Oasis in Central Paris


Our week in Paris was spent in a neighbourhood remarkable for its lack of tourists, yet only steps away from some of the most visited sites in the city. The famous Latin Quarter of the fifth arrondissement lies on the slopes of the hill capped by the domed Pantheon, and includes the busy rue Saint-Germain, lined with well-populated cafés and restaurants. At the bottom of the hill are the bridges of the Seine and the spires of Notre-Dame Cathedral. Within fifteen minutes walk are the Luxembourg Garden, the nightlife of the Boulevard Saint-Michel, and the famous cafés of the sixth arrondissement.


And yet, we returned each day from our travels around the city to a home-like oasis, bustling in a remarkably quotidien way. Our little apartment was in an ancient, well-fortified stone building on a quiet street halfway between Notre-Dame and the Pantheon. Around the corner was the busy rue Monge, a commercial artery that runs almost the length of the arrondissement. It was on this street that we began most days, at the amazing Maison Kayser, where we purchased delicious breakfasts of chewy baguettes and melt-in-your-mouth croissants. 

At the end of our block, a tiny, unnamed square contained two cafes, an Irish pub, and a dimly-lit wine bar. The small, triangular place was surrounded by buildings five and six stories high, lined with tall windows and iron railings. At one corner was a small fountain, always surrounded by motorcycles, and the rest of the triangle was filled with small tables beneath awnings. It was here, after returning from our day’s activities, that we chose to take our ease with a pichet of house wine and an orangina for our son. Typically, the tables were arranged in close rows, with little space between us and the other patrons. We sat looking outward, listening to the buskers singing and playing their guitars a few feet away, talking, playing cards, sipping cool drinks. (My French is not adequate to Parisian arguments, but I would swear that the two men seated next to us upon one occasion were debating the subject of cooking!)


Afterward, we would seek out the places where the local families took their children to play before dinner. Nearby, a small playground at the corner of two busy streets was always crowded after four-thirty, and our son joined the Parisian children in their play. Or we might take a stroll through the Jardin des Plantes, the large park on the eastern edge of the Fifth which was far less crowded than its more famed cousin, the Luxembourg. It features botanical gardens and greenhouses, the Museum of Natural History, and a small zoo. The garden strolls are free, and there are play structures and a carousel. 


Some days we took a soccer ball to the Arènes de Lutèce, a hidden gem adjacent to the rue Monge. When we first walked through the portal of the sunken amphitheatre, late in the afternoon of a warm day, we found a group of young adults playing soccer in one corner, some younger children kicking a ball in another, and a group of men playing the quintessential game of boules. Above the amphitheatre, children ran and played among the trees. It was never crowded, and in all the time we spent there over several days, we saw one pair of tourists walk through. To me, it felt as if we had discovered, not an architectural treasure, but a secluded neighbourhood park, where the locals went with their children in the cool of the evening, and the boules players met for their daily tournament.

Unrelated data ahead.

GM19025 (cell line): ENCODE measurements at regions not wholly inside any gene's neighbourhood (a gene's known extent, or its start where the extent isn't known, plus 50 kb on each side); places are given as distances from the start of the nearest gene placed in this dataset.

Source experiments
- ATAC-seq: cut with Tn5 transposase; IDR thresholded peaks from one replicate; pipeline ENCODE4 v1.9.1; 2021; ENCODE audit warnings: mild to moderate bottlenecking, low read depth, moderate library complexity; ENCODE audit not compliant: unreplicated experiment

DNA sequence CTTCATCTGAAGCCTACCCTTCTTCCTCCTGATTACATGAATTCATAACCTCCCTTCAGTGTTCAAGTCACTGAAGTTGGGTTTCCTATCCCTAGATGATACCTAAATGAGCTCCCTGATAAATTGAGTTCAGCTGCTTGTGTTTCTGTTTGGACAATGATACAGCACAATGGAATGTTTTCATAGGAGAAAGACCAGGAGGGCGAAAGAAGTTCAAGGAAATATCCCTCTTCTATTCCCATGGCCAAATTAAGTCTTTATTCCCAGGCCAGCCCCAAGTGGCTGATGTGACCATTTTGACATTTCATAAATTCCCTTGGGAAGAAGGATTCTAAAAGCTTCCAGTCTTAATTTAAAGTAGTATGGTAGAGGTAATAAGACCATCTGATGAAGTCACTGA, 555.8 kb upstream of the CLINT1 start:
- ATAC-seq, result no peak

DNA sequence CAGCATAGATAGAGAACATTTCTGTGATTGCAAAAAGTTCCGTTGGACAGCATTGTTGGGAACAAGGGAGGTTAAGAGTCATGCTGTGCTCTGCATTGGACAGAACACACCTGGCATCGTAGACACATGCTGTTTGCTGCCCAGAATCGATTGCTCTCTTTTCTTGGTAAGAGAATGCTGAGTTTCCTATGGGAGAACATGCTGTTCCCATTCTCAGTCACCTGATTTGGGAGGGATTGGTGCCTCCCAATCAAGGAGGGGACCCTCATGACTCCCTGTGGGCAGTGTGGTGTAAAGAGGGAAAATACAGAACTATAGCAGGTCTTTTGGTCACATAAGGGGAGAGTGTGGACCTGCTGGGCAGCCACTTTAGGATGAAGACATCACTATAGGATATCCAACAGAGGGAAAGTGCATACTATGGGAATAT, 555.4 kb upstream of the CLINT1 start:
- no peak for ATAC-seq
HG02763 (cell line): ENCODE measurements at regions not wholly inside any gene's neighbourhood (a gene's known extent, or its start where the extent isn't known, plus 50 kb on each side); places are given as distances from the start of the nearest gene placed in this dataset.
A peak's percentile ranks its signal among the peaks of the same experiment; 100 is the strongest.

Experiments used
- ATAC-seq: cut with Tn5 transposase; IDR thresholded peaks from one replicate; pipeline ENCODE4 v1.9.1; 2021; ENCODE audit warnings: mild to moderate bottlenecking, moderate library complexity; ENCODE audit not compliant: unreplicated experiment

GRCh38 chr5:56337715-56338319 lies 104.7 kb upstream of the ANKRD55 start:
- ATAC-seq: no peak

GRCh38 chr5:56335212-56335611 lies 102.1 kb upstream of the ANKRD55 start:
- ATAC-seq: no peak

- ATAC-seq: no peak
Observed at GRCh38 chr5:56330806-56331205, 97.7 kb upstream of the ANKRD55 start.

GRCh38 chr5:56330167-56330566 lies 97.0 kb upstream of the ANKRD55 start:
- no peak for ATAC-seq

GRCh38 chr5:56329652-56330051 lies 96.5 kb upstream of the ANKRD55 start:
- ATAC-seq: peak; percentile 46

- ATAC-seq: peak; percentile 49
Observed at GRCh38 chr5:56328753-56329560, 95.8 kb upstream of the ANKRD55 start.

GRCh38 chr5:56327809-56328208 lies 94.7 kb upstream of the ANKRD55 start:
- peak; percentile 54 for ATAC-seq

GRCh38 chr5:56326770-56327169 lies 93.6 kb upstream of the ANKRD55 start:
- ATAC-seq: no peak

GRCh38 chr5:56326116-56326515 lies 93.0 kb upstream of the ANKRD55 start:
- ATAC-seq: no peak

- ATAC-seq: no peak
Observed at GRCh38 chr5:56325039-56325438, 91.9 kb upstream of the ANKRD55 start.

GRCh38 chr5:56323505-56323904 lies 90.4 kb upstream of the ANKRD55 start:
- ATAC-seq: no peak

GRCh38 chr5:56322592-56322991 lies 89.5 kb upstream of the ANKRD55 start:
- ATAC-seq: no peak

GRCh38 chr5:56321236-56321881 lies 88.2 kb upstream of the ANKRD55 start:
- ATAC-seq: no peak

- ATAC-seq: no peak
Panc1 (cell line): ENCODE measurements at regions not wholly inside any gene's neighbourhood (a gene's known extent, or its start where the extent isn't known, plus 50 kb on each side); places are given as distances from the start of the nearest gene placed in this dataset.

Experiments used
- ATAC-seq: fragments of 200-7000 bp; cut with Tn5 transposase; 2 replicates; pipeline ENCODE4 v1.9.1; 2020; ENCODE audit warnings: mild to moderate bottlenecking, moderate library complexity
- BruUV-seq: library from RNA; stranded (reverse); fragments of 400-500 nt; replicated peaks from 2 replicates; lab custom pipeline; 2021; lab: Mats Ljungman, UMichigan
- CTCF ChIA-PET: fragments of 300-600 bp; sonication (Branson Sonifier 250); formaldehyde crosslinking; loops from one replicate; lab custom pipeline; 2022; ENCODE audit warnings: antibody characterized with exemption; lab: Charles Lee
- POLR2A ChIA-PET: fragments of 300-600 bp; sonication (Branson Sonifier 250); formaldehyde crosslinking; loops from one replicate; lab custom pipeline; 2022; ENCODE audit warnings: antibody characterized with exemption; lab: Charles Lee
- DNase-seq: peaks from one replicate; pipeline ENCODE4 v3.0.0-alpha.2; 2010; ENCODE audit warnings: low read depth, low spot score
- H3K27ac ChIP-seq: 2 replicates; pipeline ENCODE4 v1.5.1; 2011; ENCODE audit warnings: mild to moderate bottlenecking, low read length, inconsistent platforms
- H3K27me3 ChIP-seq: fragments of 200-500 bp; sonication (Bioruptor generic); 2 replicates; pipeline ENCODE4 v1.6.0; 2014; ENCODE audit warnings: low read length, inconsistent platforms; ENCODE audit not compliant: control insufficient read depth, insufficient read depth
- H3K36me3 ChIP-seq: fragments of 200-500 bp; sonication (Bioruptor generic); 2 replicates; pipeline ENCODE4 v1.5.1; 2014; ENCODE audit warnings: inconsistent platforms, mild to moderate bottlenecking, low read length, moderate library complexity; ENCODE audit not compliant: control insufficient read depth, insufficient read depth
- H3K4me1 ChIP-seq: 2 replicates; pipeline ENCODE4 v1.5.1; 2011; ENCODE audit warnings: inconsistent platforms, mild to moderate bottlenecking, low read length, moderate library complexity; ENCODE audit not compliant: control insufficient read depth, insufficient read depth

There were two markets within walking distance of our apartment, on alternating days. Three days a week, we could walk down the hill a few short blocks to the Place Maubert, where the featured fresh spring produce: fava beans, broccoli, strawberries, potatoes, and giant bunches of dark green spinach. Across the street was a wine shop, and a cremerie where we purchased cheese, butter, and cream. On alternate days, we traveled a little further, to the market at Place Monge, where we bought fresh fruit and greens, farm-fresh goat cheese, olives and nuts, and large purple bulbs of fragrant garlic. The Saturday market was the liveliest of all, when additional tables were jammed into the Place Maubert, filled with kitchen linens, housewares, and clothes. One booth sold scarves in multiple colours, folded into squares and lining the table, and hanging in great swathes from the awning.

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One of our favourite walks both in the daytime and evening was the charming rue Mouffetard, a narrow pedestrian street that winds its way down the other side of the hill, lined with a mixture of shops, restaurants, and food stores. Wine shops, fromageries, boulangeries, and shops selling crepes and grilled panini: we visited them all, delighting in the wonderful treats we could buy. The restaurants included Greek and Italian food, crêpes and panini, Alpine-style raclette, and traditional bistro fare. 


Halfway down the hill is the Place de la Contrescarpe, a delightful square surrounded by cafes and restaurants, and at its centre a fountain lined with the ubiquitous motorcycles. This square was lively whenever we passed through it, early in the day when people enjoyed their café and brioche, in the afternoon when patrons had sandwiches and beer or wine, and late into the evening when the fountain was lit and people came and went. 

In our neighbourhood, in the very historic heart of left bank Paris, we never felt overwhelmed by the presence of other tourists, or that we were moving among crowds of foreigners. On the contrary, we felt a hint of the life that a native Parisian might experience, the day to day possibilities of the City of Light. 

Photos: Looking down rue des Carmes toward Notre Dame, La Petite Café, playground on rue Monge, Arène de Lutèce, market at Place Monge, rue Mouffetard, Place de la Contrescarpe

© Leslie Wilkes 2016